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A Briton who tried to grab a police officer's gun at a Donald Trump rally in Las Vegas said he wanted to shoot the US candidate, court papers say. Michael Steven Sandford, 20, did not enter a plea when he appeared before a judge in Nevada and was remanded in custody until a hearing on 5 July.
The US Senate has rejected plans to tighten gun controls, including the restriction of weapons sales to people on terrorism watch lists. Four proposals were brought before the Senate after 49 people died in an attack on a gay nightclub in Florida.
The 2016 United States presidential election has been divisive, but Americans agree on something: they really don't like Donald Trump and Hillary Clinton, according to one of the latest public opinion polls.
United States Federal Reserve in a unanimous vote kept interest rates unchanged on Wednesday and signaled that it will assess labor market conditions, inflation expectations and financial and international developments before deciding on future actions. The U.S. central bank also lowered its economic growth forecasts for 2016 and 2017 and indicated it would be less aggressive in tightening monetary policy after the end of this year.
United States Secretary of State John Kerry announced high-level talks to ease tensions with Venezuela's populist government on Tuesday, just hours after he backed calls for a referendum that could force President Nicolas Maduro from office. Kerry said the talks would start immediately in Caracas and be led by Thomas Shannon, a veteran of U.S. diplomacy in the region. Attempts last year at dialogue between the ideological foes were stalled by Venezuela's deepening crisis.
Domestic supplies of corn and soybeans will be tighter than expected in the United States as problems with crops in Brazil and Argentina have raised demand for U.S. supplies from overseas buyers, the U.S. Agriculture Department. In its latest monthly supply and demand report, the government cut its new-crop and old-crop ending stocks outlooks for both corn and soybeans by more than analysts had forecast.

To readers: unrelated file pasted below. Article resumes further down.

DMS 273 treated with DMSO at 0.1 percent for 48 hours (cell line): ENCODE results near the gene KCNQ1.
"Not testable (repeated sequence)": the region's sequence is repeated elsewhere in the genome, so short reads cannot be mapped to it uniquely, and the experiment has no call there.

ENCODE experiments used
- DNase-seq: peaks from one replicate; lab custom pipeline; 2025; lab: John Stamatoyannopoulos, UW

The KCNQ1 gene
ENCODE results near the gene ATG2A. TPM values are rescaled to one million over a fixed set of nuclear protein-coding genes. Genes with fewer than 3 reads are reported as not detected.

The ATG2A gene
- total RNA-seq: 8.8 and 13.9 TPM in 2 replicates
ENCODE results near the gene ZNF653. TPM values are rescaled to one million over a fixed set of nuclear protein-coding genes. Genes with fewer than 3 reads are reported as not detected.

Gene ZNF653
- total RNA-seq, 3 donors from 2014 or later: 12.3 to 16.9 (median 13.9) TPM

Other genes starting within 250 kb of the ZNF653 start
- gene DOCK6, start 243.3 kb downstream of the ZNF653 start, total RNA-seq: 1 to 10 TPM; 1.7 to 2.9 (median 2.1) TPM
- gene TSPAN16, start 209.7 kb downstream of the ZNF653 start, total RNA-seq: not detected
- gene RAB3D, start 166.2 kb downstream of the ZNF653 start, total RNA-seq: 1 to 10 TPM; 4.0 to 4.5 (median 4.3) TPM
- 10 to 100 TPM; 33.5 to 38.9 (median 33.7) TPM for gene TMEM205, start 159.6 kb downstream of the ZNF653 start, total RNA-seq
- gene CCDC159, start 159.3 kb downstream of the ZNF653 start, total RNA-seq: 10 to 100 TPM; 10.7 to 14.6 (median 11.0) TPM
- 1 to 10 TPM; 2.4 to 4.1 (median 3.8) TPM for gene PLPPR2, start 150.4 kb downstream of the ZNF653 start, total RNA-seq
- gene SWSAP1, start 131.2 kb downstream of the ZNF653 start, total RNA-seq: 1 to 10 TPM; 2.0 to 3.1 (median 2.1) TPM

US President Barack Obama has described Sunday morning's gun attack on a gay nightclub in Orlando, Florida, as “an act of terror and an act of hate”. Americans were united in “grief, outrage and resolve to defend our people”, he said.Omar Mateen, 29, killed 50 people and wounded 53 at the Pulse club before being shot dead by police.
Across the United States, reaction to the massacre at a Orlando, Florida gay nightclub ranged from mourning to defiance, as many cities planned vigils and some officials increased security. President Barack Obama ordered US flags at all federal buildings to be flown at half-staff until Thursday, including at the White House and at embassies around the world.
President Barack Obama endorsed one-time rival Hillary Clinton to be his successor Thursday, signaling to Democrats it is time to unify after a bitter primary campaign and beat Donald Trump.
United Stated Federal Reserve chair Janet Yellen said a UK vote to leave the European Union could have significant economic repercussions. In a speech this week, she said a Brexit was one factor that the central bank would consider when deciding whether to raise interest rates. The Fed next meets on 14-15 June.